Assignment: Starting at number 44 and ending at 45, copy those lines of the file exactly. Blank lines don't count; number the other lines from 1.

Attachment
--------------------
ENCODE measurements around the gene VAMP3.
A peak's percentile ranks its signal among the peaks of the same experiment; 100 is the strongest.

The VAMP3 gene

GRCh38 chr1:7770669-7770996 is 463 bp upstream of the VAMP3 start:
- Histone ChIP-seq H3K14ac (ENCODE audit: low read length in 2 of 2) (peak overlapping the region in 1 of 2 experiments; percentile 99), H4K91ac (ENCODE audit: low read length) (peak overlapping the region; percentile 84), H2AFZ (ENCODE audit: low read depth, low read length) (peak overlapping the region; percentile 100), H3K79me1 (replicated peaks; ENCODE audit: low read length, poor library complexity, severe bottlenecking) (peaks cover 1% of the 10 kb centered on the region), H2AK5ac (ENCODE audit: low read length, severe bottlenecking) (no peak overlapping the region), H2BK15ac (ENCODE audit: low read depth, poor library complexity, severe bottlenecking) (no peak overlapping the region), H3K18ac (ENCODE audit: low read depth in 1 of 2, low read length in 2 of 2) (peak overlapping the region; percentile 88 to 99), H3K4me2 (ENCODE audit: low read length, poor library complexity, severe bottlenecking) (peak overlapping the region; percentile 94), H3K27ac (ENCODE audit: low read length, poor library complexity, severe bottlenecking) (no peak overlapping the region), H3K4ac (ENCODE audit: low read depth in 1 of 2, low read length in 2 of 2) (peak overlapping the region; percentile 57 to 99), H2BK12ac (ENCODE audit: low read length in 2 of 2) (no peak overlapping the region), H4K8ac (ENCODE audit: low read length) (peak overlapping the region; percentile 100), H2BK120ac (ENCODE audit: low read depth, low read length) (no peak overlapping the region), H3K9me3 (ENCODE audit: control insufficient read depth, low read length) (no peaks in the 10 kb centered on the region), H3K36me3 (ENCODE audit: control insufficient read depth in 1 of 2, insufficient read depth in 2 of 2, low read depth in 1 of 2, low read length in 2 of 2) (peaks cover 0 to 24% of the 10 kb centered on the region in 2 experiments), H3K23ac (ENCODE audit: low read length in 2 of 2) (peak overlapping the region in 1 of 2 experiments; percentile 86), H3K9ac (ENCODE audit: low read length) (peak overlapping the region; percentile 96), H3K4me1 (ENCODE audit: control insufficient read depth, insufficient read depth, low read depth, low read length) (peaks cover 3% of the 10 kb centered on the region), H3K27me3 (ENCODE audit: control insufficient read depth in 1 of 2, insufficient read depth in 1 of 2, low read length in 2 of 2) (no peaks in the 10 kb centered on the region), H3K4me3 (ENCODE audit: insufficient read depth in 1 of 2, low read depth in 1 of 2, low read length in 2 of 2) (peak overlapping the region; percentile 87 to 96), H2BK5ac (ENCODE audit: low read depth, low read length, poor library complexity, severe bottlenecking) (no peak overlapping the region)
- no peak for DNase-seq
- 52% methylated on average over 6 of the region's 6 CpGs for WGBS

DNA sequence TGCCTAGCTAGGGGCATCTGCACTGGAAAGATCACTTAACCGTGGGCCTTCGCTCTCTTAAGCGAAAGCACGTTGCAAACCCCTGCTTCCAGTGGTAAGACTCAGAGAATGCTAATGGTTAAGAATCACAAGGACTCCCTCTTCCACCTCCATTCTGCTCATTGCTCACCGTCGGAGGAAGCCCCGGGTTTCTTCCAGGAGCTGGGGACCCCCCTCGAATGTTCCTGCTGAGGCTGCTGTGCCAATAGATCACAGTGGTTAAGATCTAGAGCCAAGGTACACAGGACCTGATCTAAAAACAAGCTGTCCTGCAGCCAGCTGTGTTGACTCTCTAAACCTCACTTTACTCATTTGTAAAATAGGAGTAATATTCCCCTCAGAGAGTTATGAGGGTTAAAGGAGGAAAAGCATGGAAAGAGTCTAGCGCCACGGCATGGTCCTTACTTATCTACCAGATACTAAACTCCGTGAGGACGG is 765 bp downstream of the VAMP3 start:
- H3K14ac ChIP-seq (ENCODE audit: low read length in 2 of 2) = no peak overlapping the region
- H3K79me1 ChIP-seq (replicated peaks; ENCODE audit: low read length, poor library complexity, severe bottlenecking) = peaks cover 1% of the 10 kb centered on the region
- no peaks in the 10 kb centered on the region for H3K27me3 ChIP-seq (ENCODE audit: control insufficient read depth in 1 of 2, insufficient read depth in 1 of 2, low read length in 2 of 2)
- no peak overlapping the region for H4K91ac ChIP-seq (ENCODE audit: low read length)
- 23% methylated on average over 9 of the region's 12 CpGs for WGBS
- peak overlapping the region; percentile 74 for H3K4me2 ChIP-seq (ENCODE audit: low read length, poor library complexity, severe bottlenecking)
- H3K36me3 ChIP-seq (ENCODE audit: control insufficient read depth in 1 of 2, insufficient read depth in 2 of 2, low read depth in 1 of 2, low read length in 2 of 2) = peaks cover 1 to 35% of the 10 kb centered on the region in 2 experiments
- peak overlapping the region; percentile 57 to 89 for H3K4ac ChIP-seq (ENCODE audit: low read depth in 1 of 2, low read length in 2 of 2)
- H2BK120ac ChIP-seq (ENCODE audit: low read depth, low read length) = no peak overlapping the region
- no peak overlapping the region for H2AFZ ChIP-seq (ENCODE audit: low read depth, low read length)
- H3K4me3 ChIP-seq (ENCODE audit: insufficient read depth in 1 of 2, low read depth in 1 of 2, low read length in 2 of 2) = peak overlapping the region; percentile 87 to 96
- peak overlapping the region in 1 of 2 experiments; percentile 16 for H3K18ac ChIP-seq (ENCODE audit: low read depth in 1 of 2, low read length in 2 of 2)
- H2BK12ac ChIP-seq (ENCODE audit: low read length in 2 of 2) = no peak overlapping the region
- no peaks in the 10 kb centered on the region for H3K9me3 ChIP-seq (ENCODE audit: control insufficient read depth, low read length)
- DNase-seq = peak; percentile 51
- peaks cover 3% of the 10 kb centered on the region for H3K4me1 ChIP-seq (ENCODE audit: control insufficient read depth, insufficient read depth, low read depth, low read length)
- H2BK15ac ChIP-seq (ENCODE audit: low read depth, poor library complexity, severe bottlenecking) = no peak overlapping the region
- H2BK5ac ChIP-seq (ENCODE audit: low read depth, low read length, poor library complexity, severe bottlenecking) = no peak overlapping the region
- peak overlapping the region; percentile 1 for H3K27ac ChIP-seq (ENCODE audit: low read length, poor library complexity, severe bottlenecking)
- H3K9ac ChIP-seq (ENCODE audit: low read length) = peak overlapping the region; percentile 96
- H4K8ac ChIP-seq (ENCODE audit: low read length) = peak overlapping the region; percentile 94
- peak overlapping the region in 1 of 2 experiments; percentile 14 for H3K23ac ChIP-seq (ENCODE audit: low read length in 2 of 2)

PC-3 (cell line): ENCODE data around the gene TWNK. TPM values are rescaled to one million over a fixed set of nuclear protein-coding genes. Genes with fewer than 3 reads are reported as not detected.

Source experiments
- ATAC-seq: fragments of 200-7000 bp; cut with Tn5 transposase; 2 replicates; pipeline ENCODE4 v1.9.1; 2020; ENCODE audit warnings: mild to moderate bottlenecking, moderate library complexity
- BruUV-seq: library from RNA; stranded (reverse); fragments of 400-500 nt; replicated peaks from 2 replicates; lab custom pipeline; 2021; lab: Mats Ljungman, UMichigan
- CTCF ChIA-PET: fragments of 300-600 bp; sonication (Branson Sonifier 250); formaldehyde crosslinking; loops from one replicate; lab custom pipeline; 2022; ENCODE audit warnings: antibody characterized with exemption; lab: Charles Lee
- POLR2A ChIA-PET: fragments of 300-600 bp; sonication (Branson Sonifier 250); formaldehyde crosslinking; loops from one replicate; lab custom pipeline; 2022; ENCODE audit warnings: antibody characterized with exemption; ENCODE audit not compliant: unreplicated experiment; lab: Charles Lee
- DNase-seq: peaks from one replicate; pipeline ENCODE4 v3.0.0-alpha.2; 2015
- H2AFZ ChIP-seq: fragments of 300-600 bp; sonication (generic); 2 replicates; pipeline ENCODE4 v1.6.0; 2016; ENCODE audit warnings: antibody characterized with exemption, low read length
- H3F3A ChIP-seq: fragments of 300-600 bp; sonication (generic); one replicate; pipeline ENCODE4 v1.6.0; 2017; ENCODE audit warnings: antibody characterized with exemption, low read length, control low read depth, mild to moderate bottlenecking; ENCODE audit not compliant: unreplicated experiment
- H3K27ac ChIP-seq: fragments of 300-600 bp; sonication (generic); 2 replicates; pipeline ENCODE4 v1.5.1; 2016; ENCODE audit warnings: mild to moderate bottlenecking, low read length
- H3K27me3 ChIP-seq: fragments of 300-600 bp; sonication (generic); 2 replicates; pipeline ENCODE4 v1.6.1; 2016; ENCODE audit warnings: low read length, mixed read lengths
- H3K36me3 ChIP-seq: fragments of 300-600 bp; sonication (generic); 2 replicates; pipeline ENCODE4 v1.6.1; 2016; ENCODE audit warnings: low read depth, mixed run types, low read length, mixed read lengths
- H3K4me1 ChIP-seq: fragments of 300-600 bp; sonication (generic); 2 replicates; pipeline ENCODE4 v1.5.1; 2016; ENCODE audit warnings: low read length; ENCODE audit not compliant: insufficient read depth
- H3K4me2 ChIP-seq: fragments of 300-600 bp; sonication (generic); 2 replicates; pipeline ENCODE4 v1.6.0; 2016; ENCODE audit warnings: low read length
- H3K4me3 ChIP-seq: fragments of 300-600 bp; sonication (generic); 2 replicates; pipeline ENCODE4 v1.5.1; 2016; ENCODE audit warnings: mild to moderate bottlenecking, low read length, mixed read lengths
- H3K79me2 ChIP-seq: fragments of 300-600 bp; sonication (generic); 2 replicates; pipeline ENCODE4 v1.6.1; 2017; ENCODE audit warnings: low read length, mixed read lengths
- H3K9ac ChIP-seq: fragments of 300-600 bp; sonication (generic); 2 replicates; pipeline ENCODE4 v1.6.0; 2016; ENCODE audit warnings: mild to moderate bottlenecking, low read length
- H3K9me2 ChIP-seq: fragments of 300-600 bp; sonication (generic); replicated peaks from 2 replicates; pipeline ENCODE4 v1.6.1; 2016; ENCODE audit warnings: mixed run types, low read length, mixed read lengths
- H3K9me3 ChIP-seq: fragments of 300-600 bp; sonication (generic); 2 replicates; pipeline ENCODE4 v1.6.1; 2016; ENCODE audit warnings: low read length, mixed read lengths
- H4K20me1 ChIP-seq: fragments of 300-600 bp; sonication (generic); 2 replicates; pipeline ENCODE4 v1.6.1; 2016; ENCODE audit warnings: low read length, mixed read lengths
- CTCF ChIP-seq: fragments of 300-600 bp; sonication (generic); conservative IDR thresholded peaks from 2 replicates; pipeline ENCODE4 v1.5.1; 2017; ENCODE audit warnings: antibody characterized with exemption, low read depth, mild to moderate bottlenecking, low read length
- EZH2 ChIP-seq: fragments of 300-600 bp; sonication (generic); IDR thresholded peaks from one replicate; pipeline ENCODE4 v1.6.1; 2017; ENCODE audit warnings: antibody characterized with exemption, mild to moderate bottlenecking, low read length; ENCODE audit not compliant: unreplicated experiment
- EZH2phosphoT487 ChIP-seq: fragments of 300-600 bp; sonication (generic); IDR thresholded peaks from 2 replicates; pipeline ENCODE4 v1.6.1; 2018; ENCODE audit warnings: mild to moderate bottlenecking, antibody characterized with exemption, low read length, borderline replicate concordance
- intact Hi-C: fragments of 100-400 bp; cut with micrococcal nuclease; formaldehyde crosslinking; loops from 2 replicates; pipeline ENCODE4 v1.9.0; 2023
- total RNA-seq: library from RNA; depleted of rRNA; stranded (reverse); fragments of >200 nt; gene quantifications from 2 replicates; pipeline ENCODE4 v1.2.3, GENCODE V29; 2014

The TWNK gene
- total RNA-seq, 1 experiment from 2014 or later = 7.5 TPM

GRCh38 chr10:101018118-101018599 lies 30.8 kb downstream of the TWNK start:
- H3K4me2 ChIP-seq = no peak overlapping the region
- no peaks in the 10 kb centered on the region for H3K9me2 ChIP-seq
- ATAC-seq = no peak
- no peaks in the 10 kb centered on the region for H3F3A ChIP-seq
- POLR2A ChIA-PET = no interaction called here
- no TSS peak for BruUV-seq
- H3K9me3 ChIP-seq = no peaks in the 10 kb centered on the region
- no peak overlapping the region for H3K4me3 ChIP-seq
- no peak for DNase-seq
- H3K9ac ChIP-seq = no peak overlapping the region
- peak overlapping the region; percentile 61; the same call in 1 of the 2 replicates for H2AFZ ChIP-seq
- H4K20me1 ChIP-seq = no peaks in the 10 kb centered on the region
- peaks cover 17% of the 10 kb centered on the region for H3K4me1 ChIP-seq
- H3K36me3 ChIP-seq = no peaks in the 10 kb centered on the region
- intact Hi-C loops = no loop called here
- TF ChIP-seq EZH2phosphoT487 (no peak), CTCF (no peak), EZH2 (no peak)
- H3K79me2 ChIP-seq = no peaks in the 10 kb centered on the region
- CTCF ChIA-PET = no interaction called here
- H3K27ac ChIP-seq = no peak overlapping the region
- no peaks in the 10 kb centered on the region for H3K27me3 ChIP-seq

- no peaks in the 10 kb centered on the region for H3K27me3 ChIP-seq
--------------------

- H3K4me2 ChIP-seq: fragments of 300-600 bp; sonication (generic); 2 replicates; pipeline ENCODE4 v1.6.0; 2016; ENCODE audit warnings: low read length
- H3K4me3 ChIP-seq: fragments of 300-600 bp; sonication (generic); 2 replicates; pipeline ENCODE4 v1.5.1; 2016; ENCODE audit warnings: mild to moderate bottlenecking, low read length, mixed read lengths